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Threshold voltage is the point at which an electrical device is set to activate any one of its operations. This normally occurs within a transistor that continually monitors the power source for changes, ignoring those that are faint or inadvertently leaked through the system. Once the charge of incoming electricity is sufficient to meet the preset standard, the threshold voltage is met and power is allowed to flow throughout the device in order to enable it. Anything below the predefined threshold is contained and treated as a phantom charge.
Although determining the threshold voltage in a device with a single circuit may seem relatively simple and straightforward, modern electronics require a fairly complex mathematical formula to set and regulate the various thresholds. An appliance like a dishwasher, for example, may be programmed to complete 20 or more functions dependent on the user’s everyday requirements, and each separate phase that it enters is activated by an electrical charge. These subtle changes in power allow the device to know when to add more water, when to activate the drying mechanism, or how quickly to rotate the cleaning jets. Each of these activities is set to a separate threshold voltage, so when a number of elements needs to be activated at once, it requires a great deal of planning to ensure proper operation. The equation for calculating threshold voltage is the sum of the static voltage, plus twice the bulk potential and the voltage across the oxide.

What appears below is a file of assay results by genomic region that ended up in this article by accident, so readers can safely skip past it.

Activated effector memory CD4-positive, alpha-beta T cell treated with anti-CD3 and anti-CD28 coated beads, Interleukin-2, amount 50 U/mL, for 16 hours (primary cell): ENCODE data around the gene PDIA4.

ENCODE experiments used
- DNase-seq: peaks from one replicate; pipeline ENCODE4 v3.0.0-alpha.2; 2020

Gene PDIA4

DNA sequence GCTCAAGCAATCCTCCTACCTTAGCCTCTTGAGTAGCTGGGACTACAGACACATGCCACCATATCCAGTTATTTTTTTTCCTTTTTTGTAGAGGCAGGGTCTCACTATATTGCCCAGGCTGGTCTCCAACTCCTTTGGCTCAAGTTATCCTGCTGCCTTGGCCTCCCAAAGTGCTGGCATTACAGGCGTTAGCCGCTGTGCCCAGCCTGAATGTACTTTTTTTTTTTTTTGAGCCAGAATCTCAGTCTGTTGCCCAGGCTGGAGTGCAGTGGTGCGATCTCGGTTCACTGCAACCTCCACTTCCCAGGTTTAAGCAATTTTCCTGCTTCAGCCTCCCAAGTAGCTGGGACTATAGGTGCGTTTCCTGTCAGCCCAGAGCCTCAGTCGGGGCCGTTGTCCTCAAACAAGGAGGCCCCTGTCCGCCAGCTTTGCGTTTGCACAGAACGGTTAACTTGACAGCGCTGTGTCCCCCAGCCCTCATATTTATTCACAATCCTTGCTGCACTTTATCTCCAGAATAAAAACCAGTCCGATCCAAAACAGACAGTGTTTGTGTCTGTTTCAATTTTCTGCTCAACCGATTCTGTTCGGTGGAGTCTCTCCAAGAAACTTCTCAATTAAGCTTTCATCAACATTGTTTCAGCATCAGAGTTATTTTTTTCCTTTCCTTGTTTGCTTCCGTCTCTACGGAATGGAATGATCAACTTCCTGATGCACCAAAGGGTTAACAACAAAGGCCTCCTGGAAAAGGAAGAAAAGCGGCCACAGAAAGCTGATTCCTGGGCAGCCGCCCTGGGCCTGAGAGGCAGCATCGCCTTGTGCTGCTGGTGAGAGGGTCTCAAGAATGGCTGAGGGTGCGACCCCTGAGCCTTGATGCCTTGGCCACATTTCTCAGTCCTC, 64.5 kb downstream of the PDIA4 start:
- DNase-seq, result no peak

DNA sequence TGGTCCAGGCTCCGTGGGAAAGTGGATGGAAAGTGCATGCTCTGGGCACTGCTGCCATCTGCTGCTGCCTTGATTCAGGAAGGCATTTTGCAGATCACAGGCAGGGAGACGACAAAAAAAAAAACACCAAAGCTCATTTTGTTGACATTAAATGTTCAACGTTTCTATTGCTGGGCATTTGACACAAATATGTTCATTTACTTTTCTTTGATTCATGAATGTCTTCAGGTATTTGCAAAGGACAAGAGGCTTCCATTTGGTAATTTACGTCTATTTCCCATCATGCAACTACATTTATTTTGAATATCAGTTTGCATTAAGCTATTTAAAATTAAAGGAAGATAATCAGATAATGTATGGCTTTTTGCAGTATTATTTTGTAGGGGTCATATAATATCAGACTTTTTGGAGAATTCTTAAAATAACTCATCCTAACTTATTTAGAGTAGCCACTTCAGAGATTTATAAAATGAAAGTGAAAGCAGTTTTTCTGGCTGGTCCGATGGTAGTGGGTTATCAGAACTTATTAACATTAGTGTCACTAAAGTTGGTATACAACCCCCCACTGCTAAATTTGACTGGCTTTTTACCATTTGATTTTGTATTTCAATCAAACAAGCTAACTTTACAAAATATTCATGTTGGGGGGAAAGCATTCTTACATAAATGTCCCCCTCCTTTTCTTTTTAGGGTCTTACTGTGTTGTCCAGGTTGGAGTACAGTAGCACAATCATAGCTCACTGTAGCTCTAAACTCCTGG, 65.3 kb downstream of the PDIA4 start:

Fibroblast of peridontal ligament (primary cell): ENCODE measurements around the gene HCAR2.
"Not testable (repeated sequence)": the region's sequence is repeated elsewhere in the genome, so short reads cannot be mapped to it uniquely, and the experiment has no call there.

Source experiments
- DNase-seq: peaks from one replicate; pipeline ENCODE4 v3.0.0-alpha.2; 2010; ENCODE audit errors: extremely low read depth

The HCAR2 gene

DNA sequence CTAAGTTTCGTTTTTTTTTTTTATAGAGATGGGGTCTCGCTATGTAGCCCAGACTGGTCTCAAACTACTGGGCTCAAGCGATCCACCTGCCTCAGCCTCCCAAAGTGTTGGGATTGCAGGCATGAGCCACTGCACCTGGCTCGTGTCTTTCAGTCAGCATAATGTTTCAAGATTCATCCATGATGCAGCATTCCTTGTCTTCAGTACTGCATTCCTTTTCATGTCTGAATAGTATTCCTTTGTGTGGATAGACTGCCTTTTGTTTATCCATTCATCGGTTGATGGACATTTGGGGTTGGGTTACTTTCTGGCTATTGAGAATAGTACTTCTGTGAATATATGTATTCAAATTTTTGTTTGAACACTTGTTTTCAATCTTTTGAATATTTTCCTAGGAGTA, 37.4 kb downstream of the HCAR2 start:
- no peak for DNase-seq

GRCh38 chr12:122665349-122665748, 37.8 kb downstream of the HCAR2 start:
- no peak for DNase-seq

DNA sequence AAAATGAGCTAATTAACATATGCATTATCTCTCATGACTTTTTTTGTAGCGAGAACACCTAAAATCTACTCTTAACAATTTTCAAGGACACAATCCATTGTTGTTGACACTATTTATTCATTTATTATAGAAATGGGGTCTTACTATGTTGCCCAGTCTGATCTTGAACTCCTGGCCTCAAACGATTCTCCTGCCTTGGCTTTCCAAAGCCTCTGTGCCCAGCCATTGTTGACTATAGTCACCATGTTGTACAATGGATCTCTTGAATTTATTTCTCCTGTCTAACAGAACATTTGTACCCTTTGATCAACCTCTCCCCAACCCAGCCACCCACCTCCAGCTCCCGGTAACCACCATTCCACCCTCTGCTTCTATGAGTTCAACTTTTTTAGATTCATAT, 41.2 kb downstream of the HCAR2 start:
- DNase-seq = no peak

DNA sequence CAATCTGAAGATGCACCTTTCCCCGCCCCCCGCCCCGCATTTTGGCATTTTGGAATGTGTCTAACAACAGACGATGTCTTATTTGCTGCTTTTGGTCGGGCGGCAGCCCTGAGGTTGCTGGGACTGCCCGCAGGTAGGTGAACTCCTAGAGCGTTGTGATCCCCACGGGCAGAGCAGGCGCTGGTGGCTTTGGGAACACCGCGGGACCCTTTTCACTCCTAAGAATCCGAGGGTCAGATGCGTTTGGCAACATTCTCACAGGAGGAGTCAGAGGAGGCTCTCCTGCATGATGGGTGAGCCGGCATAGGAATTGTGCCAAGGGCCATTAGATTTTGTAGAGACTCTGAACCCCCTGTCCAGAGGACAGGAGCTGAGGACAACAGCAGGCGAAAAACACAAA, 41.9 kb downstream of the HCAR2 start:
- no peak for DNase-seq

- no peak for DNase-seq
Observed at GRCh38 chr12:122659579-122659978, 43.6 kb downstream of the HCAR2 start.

A threshold voltage is normally constructed with a thin inversion layer that separates the insulating and the actual body of a transistor. Tiny holes that are positively-charged cover the surface of this region, and when electricity is applied, the particles within these voids are repelled. Once the current within both the inner and outer regions is equalized, the transponder allows a release of the energy to complete the circuit that activates the process. This entire process is completed within milliseconds, and the transistor constantly rechecks to ensure that the flowing current is justified, sapping the power once it is not.
Another term that is used when talking about transponders is metal oxide semiconductor field effect transistor (MOSFET) threshold voltage. These conductive switches are designed with either positive or negative charges much like in the above example, and they are the most common type of transistor within analog or digital devices. MOSFET transistors were originally proposed in 1925 and constructed in aluminum up until the 1970s, when silicon was discovered as a more viable alternative.
@everetra - It’s quite surprising to learn how the washing machine is tripped by the threshold voltage. I always thought that it used a timer mechanism of some sort to know when to change different phases or cycles.
Since it’s dependent on slight voltage variations and not a timer however, I suppose it could malfunction if anything happened that threw the voltage off by even a little bit.
An electrical spike across the line might do that. It might be wise to have some voltage protection for your appliance in that case too.
I would suspect that threshold voltage is used in the utility industry to trip a relay or a circuit breaker when there is a power surge. I don’t know too much about the technical details myself, but our company does sell products to the electrical utilities, so I know a little.
When a voltage above a certain level – I assume this is the threshold voltage – comes across a line, the relay trips and it stops the circuit from continuing. Or it may let a little voltage through, I don’t know exactly.
But the point is that it acts like a surge protector, and this mechanism prevents catastrophes from happening, like the whole substation from blowing up.